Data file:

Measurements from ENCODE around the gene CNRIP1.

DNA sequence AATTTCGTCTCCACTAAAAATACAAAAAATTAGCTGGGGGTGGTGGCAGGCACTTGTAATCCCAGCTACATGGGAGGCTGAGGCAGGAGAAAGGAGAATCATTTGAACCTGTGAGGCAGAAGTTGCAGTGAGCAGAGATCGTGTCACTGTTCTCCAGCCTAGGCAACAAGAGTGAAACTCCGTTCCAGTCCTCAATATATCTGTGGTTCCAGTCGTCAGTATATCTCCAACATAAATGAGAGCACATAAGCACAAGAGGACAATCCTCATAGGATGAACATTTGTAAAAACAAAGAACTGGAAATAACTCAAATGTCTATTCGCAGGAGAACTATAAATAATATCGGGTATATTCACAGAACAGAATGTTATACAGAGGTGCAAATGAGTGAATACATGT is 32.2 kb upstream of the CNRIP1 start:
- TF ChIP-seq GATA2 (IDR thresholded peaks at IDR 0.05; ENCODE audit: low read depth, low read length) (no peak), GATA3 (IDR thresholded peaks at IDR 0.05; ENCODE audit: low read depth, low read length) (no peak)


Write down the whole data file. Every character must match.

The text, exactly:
Measurements from ENCODE around the gene CNRIP1.

DNA sequence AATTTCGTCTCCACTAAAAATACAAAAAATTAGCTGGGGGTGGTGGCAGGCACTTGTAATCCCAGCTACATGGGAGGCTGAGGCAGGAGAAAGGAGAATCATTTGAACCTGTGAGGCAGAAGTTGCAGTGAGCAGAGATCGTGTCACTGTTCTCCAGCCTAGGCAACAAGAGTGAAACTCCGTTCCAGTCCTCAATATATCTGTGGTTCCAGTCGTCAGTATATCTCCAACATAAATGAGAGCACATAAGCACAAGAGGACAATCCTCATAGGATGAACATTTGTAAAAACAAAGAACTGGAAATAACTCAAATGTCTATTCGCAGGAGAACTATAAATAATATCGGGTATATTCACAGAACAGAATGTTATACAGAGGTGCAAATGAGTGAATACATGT is 32.2 kb upstream of the CNRIP1 start:
- TF ChIP-seq GATA2 (IDR thresholded peaks at IDR 0.05; ENCODE audit: low read depth, low read length) (no peak), GATA3 (IDR thresholded peaks at IDR 0.05; ENCODE audit: low read depth, low read length) (no peak)